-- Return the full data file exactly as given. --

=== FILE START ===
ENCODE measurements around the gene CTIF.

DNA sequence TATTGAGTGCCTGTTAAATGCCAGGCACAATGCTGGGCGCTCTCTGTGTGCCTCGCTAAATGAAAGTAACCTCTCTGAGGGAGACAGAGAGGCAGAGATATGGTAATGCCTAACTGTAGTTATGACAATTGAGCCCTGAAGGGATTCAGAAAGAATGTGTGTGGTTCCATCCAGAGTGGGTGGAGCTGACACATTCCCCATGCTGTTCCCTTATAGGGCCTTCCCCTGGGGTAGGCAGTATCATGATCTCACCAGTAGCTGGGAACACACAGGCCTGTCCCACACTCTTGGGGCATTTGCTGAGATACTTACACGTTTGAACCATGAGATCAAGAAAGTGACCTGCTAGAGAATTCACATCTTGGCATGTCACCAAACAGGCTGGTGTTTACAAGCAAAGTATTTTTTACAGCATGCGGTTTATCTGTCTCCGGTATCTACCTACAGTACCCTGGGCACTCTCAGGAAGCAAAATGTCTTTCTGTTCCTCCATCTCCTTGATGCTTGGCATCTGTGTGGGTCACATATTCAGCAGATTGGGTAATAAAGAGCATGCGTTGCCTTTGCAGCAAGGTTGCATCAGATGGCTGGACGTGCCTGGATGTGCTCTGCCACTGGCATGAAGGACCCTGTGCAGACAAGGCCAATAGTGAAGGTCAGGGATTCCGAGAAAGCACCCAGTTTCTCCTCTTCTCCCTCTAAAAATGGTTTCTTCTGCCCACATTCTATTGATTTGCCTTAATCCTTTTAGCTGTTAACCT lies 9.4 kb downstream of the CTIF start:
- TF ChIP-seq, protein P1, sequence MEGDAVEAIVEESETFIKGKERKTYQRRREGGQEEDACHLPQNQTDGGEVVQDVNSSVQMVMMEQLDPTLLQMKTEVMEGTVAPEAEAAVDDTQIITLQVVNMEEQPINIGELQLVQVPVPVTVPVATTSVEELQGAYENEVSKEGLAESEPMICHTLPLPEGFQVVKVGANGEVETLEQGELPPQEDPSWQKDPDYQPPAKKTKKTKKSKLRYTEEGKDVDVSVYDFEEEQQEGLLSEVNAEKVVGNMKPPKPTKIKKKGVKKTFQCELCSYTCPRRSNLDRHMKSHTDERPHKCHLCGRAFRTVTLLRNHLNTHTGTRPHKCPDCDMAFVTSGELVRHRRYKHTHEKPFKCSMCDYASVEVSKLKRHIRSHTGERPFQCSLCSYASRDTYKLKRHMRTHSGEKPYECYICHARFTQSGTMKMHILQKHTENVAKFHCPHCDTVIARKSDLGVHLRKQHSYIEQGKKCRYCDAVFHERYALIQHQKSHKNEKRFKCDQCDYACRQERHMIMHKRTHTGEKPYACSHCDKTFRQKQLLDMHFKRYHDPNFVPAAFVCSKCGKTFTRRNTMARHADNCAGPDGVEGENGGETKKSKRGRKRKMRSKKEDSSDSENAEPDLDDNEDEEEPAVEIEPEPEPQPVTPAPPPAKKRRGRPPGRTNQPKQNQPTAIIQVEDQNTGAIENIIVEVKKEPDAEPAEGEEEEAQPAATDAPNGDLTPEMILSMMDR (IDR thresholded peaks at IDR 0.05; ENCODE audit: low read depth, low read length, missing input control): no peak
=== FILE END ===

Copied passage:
ENCODE measurements around the gene CTIF.

DNA sequence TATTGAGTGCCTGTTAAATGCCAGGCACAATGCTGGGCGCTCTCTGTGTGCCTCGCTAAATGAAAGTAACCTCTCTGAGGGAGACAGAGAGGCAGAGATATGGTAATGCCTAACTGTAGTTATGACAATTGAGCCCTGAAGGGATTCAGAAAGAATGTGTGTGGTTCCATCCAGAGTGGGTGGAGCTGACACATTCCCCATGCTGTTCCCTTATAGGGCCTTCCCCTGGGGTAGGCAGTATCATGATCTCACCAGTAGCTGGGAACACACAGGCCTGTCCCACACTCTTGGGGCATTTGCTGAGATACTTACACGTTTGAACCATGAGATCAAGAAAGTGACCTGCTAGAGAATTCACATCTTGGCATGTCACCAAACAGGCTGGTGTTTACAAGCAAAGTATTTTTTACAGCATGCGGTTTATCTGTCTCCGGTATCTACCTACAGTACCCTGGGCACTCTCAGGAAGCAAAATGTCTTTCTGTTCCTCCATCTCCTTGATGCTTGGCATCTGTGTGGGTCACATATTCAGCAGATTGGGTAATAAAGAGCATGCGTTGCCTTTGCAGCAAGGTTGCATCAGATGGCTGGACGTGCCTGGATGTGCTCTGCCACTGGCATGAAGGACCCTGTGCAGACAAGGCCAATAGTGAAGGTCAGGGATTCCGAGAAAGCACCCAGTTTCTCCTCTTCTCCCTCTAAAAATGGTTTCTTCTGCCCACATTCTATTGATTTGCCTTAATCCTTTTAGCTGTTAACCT lies 9.4 kb downstream of the CTIF start:
- TF ChIP-seq, protein P1, sequence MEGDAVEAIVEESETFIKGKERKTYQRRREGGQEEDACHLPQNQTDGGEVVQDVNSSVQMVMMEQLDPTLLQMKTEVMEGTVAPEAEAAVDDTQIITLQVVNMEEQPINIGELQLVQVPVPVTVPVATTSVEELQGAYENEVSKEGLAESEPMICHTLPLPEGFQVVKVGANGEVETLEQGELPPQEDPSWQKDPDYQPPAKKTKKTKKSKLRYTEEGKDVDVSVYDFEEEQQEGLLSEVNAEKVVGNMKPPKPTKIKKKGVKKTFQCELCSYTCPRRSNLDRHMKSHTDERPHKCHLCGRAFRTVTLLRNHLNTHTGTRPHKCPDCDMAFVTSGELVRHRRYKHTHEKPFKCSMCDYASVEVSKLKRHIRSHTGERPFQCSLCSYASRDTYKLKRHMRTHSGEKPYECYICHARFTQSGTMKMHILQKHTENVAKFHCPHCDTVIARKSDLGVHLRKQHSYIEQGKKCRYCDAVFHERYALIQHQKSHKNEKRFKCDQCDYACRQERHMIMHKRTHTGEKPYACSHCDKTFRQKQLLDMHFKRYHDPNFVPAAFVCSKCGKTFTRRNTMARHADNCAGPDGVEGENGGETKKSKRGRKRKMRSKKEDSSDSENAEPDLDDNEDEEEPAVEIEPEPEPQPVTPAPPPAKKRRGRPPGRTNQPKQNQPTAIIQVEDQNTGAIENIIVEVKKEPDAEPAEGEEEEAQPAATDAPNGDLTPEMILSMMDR (IDR thresholded peaks at IDR 0.05; ENCODE audit: low read depth, low read length, missing input control): no peak